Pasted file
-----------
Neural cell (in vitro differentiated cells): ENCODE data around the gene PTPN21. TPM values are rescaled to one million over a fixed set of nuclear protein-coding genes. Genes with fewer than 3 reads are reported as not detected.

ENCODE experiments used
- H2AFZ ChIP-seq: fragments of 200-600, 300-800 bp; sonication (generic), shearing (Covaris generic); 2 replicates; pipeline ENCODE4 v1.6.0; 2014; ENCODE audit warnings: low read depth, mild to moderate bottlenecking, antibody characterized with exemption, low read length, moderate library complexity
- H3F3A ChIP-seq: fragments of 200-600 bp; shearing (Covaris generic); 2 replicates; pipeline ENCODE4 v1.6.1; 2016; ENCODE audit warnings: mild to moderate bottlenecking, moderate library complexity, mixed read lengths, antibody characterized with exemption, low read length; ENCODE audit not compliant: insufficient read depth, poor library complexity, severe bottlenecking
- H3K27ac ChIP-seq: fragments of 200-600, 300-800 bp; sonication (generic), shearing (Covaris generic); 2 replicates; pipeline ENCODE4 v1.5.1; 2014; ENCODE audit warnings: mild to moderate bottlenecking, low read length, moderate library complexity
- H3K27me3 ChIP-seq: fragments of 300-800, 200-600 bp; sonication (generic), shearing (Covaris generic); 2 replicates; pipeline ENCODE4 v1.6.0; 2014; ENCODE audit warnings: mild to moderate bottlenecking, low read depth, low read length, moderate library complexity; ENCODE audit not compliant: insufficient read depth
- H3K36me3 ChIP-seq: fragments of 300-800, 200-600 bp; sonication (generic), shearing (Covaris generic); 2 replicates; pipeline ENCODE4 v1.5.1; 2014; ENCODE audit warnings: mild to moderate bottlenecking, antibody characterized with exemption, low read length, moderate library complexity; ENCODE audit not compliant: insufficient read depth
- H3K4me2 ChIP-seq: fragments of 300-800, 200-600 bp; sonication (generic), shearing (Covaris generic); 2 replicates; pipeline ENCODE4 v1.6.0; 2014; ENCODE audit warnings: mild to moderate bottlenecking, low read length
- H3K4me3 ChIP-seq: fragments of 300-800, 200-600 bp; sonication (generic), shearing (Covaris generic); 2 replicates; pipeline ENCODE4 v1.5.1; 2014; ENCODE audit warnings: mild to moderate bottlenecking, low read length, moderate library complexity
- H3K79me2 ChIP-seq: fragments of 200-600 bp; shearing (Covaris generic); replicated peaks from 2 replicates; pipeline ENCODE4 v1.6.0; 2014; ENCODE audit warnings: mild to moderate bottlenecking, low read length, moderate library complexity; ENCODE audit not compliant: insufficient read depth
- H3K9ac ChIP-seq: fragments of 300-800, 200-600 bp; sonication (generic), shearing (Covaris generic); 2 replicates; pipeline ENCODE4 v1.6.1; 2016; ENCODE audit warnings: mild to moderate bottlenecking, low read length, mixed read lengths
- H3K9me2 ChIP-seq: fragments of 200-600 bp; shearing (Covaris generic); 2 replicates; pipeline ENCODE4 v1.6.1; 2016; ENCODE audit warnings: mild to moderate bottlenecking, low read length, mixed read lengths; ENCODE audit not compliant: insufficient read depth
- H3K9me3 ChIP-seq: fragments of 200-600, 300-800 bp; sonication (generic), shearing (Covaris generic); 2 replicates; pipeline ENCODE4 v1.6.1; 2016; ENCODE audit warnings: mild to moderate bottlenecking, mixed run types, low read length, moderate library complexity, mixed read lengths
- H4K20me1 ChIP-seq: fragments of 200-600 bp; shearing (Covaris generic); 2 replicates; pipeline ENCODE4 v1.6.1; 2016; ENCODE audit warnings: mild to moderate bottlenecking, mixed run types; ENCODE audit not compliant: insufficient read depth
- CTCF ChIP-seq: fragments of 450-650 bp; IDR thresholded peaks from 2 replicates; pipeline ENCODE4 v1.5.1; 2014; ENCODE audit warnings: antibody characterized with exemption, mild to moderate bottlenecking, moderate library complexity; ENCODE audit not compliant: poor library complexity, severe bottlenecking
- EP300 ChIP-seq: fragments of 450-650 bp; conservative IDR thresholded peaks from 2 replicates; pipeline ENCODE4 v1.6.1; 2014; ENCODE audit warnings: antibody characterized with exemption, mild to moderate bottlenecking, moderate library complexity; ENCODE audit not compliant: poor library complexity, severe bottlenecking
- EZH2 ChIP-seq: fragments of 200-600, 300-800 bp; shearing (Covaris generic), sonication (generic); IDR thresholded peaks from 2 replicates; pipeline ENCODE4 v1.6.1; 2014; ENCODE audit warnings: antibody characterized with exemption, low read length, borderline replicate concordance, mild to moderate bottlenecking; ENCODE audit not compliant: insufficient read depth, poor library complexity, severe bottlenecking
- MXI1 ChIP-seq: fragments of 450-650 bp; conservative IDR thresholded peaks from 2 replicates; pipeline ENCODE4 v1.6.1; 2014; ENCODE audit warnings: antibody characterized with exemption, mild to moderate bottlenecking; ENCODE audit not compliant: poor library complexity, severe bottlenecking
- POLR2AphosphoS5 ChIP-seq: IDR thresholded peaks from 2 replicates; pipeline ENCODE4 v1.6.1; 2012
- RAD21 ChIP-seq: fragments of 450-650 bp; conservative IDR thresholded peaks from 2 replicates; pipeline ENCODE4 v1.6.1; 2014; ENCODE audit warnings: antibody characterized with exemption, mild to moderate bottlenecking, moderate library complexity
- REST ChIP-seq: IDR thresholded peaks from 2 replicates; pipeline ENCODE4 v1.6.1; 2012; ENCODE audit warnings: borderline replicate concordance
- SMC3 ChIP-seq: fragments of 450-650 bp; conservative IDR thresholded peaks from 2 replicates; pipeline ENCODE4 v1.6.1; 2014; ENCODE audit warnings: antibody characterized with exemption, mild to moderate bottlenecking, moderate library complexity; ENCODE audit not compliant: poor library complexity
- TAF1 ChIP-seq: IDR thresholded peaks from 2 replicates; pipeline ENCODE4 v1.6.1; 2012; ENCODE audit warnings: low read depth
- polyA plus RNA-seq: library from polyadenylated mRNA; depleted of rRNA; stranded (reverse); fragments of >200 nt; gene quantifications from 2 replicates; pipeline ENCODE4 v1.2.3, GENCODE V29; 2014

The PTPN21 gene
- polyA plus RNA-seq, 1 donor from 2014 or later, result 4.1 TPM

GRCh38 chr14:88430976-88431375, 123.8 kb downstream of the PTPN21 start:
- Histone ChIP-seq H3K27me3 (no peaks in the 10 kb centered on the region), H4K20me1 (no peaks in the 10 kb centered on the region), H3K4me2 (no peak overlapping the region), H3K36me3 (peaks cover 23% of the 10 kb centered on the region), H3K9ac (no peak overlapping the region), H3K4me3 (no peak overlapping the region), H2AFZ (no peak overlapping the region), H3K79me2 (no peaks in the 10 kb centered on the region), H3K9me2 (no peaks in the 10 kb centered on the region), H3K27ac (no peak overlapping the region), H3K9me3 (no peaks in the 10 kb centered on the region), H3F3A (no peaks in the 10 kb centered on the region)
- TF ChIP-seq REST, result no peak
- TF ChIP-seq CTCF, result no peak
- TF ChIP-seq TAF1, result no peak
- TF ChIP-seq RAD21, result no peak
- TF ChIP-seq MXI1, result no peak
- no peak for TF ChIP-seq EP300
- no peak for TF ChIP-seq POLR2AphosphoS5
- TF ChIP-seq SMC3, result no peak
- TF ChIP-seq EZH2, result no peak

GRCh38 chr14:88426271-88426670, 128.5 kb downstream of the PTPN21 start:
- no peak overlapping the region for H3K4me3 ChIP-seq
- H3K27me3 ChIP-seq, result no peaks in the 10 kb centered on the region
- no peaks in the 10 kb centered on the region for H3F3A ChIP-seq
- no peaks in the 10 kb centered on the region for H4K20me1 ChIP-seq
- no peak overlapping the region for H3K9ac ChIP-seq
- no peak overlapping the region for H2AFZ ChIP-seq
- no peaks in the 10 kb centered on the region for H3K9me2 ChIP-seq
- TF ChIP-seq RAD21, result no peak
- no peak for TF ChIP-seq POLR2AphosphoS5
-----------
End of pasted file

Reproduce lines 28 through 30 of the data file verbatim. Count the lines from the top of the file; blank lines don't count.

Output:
- Histone ChIP-seq H3K27me3 (no peaks in the 10 kb centered on the region), H4K20me1 (no peaks in the 10 kb centered on the region), H3K4me2 (no peak overlapping the region), H3K36me3 (peaks cover 23% of the 10 kb centered on the region), H3K9ac (no peak overlapping the region), H3K4me3 (no peak overlapping the region), H2AFZ (no peak overlapping the region), H3K79me2 (no peaks in the 10 kb centered on the region), H3K9me2 (no peaks in the 10 kb centered on the region), H3K27ac (no peak overlapping the region), H3K9me3 (no peaks in the 10 kb centered on the region), H3F3A (no peaks in the 10 kb centered on the region)
- TF ChIP-seq REST, result no peak
- TF ChIP-seq CTCF, result no peak